I've been a loyal customer of both Amazon and Audible for years, and even more so since I got my Kindle. (It's like it was all part of some kind of plan...)
But having a membership at Audible can be tricky.
As a Gold member, I pay $14.95 a month for 1 credit. I also get a 30% discount on all other purchases. That right there is worth the price of admission, especially considering that for my $14.95 credit, I can download a book that costs much more than $14.95.
Example: Stephen King's Doctor Sleep, which is worth 1 credit, is normally priced at $34.99 (although members can buy it for $24.49). I paid: $14.95.
Now here's where it gets tricky.
The pricing is such that not all audiobooks cost $14.95.
Example: James Ellroy's Hollywood Nocturnes, also worth 1 credit, is in my wish-list. The non-member price is $13.21 while I can pick it up with my membership for $9.25.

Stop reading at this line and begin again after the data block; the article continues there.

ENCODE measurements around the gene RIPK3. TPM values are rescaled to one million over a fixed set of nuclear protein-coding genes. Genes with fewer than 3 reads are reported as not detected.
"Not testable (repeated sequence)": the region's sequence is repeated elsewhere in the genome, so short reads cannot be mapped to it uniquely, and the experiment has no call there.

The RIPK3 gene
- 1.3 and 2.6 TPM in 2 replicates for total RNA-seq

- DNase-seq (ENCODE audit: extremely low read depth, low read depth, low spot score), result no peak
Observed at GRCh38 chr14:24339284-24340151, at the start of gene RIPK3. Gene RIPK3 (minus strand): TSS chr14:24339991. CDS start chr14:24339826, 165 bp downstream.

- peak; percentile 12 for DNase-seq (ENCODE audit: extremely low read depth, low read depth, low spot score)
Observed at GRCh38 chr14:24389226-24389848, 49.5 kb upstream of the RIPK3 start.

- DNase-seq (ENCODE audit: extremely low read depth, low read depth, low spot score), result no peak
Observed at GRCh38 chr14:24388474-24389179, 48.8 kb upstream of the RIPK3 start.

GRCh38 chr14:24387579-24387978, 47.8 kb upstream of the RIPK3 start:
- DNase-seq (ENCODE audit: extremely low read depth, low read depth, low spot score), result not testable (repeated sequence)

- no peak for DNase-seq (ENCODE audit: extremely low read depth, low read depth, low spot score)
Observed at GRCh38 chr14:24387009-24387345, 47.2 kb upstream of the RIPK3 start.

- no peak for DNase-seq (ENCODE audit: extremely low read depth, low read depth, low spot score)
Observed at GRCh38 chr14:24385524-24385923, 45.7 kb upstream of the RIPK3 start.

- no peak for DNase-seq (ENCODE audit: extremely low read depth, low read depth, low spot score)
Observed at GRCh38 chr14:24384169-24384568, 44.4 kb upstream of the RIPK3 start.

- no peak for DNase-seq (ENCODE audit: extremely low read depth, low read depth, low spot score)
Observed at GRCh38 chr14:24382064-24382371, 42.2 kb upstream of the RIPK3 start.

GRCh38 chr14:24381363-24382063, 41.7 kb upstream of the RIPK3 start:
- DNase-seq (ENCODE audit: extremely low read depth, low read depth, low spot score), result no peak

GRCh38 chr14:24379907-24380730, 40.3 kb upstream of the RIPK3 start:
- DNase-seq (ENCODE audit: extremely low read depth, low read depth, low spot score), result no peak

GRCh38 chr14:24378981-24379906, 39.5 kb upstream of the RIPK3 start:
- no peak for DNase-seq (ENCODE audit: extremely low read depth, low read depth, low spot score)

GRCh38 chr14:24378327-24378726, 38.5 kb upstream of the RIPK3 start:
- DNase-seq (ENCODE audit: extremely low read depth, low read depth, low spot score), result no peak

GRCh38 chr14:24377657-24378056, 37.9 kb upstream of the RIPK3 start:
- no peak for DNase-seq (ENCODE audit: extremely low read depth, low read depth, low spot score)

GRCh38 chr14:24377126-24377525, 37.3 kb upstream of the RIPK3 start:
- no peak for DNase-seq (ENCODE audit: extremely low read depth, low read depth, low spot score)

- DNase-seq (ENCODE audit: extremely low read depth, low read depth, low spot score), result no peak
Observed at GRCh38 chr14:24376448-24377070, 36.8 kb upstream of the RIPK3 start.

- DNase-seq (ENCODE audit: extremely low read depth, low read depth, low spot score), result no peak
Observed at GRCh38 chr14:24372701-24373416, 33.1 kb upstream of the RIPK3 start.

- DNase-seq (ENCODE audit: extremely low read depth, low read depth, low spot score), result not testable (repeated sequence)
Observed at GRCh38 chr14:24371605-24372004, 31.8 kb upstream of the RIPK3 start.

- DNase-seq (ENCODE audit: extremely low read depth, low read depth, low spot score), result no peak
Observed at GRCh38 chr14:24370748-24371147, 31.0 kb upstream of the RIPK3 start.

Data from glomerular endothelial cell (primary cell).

If I were to use my monthly credit to pick that one up, I would have paid $14.95 for something that would otherwise cost me $9.25. That's kind of why that one is still in my wish-list rather than my library.
Here's another trick, although at the opposite end of the spectrum. Since Audible is an Amazon company, they are able to offer combined deals that could result in getting more for less: Literally.
Example: If I were to buy the ebook version of Lawrence Block's The Burglar Who Liked to Quote Kipling for my Kindle, it would cost me $4.74 and I would have the opportunity to buy the "professional narration" (ie, the Audible audiobook) for an additional $2.99. Total cost for both ebook and audiobook: $7.73.
Just buying the audiobook from Audible would cost $18.11 with my membership or, if I used my monthly credit, $14.95, and with that option I wouldn't get the ebook version with it.
Buying both would save me seven to ten bucks!
Long story short:
A) Don't waste your credit on anything that costs less than $14.95.
B) If the ebook/audiobook combo is cheaper than $14.95, buy that instead.